Wednesday, 20 March 2013
DNCC Responds To Budget
Commenting on Chancellor George Osborne’s 2013 Budget, George Cowcher, Chief Executive of the Derbyshire and Nottinghamshire Chamber of Commerce, said: “A number of measures announced in the Budget were business-friendly and welcome, including the National Insurance Contributions cut for employers, Capital Gains Tax relief and reductions in Corporation Tax, the increase in R+D credits, further assistance for start-ups, financial support for working parents and the new voucher scheme to enable small businesses to get support.
“The freeze in Fuel Duty, incentives to help house buyers and moves to significantly increase Government procurement from small firms are also welcome.
“However, there were many other issues which weren’t addressed and should have been. The Chancellor had a golden opportunity to ease the financial burden placed on many firms by scrapping damaging increases in business rates, but that didn’t happen. Whilst the announcement of a further £3bn annual funding for new transport and infrastructure projects is a positive move, the UK needs that investment now, not in 2015-16 as proposed.
“And it is also disappointing to see the Government pushing through further increases to Air Passenger Duty, which will make the UK less competitive and less attractive as an investment prospect.
“The Chancellor and his Cabinet colleagues need to keep front of mind that it is business that drives the economy, creates jobs and wealth, generates economic output and raises the revenue needed to pay for public services and they still need to go further to support enterprise and growth, and to implement their policies quickly and more effectively.”
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Commenting on some of the specific measures unveiled in today’s Budget, George Cowcher, Chief Executive of the Derbyshire and Nottinghamshire Chamber of Commerce, said:
On fiscal policy and government spending:
“The Chancellor has tried hard to shift spending towards growth with some success. However, the Coalition as a whole should have taken the tough political decision to remove ring-fences around health, overseas aid and universal benefits, which would have allowed more immediate investment in road maintenance, house building, business access to finance and support for exporters.
“Derbyshire and Nottinghamshire businesses will welcome the Chancellor’s move to redirect money from Government departments to infrastructure over the medium term.
“However, local firms would have liked to see an even bigger shift in spending towards priorities that unleash enterprise, which in turn deliver jobs, prosperity and the tax revenues needed to shrink the deficit and eventually the national debt.”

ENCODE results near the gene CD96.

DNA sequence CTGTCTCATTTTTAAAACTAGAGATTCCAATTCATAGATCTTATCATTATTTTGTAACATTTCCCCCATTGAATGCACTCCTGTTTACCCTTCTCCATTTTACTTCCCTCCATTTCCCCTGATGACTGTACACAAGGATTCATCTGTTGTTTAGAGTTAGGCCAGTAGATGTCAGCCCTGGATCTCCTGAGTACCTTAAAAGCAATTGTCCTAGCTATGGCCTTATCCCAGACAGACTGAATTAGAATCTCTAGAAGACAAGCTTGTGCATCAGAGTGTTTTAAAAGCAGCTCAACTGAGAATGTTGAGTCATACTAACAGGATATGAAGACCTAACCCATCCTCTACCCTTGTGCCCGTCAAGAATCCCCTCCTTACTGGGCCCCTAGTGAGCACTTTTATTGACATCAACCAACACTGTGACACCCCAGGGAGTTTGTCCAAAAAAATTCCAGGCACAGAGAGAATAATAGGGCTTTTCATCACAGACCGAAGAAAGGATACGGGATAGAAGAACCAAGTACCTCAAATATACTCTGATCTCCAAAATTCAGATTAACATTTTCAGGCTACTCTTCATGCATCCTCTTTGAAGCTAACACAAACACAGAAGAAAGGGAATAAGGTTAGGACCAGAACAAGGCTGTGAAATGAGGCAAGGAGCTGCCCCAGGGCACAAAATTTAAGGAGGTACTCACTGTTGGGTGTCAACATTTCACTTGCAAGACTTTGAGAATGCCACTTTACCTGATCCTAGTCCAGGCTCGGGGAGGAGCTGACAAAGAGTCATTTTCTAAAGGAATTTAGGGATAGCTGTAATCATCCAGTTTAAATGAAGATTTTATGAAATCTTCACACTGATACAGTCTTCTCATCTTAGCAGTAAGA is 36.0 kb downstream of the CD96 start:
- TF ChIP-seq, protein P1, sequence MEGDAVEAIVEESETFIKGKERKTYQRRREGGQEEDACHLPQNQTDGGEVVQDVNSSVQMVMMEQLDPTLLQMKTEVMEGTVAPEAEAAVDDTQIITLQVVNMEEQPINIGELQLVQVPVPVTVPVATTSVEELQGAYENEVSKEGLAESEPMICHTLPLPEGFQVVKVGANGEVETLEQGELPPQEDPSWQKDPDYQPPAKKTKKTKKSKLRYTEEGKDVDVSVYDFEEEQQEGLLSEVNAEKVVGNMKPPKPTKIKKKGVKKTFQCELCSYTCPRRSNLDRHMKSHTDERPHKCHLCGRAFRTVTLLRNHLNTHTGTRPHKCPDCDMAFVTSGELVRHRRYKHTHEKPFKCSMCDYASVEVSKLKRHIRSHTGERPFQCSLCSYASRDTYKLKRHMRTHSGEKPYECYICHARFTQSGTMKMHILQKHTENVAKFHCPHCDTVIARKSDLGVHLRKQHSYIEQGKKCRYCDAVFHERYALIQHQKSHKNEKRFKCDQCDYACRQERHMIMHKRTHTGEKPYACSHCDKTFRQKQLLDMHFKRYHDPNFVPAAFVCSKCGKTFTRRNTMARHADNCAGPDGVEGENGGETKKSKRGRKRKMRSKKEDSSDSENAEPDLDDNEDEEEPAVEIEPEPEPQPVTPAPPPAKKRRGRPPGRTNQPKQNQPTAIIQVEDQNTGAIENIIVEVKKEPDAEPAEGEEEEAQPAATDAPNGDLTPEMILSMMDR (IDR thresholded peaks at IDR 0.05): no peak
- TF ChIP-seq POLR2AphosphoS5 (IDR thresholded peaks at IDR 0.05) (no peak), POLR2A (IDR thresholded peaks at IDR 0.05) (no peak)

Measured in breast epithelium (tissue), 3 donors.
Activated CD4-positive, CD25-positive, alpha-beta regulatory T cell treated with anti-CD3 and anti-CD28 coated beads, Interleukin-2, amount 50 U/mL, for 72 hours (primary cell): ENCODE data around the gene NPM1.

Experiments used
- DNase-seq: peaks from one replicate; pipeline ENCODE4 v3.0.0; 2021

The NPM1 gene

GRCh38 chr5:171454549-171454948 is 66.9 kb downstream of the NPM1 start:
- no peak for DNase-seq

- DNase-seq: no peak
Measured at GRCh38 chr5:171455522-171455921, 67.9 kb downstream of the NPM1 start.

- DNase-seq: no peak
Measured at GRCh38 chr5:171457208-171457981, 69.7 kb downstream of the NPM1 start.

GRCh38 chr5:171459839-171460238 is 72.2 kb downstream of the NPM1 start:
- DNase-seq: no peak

On ‘monetary activism’ and a new remit for the Bank of England’s Monetary Policy Committee:
“The Chancellor’s decision to review the Monetary Policy Committee’s remit – to give it more latitude to support growth – is a welcome one. The devil will be in the detail with this one, but the principle of targeting inflation while doing everything possible to support growth is right.”
On Business Rates:
“Heavy taxes on inputs like property drag down business profitability, so DNCC would urge the Chancellor to take further action on business rates without delay.
“Companies across the country have been crying out for relief from relentless annual rises in business rates for years, but the Treasury has put off action until the Autumn Statement. Unless a company’s premises are the size of a double garage, or if a firm is building speculatively over the next two years, there’s little relief on offer.”
On employment and the new Employment Allowance:
“The Chancellor’s move to help our smallest companies take on staff by cutting their employers’ national insurance bills by £2,000 will give many businesses an important boost of confidence.
“Small companies should be able to focus on growth rather than worry about getting hit by employment taxes.”
On Growth Vouchers:
“DNCC supported the British Chambers of Commerce’s proposed voucher scheme to help businesses access growth advice when it was first mooted in September 2012.
“The Chamber is pleased that the Chancellor has accepted this proposal and committed £30m to help companies around the country get the advice they need to grow, on their own terms.
“DNCC now looks forward to working with the Government to bring the scheme to life and enable businesses to get the specialist assistance they need, whether on finance, employment law, or other areas.”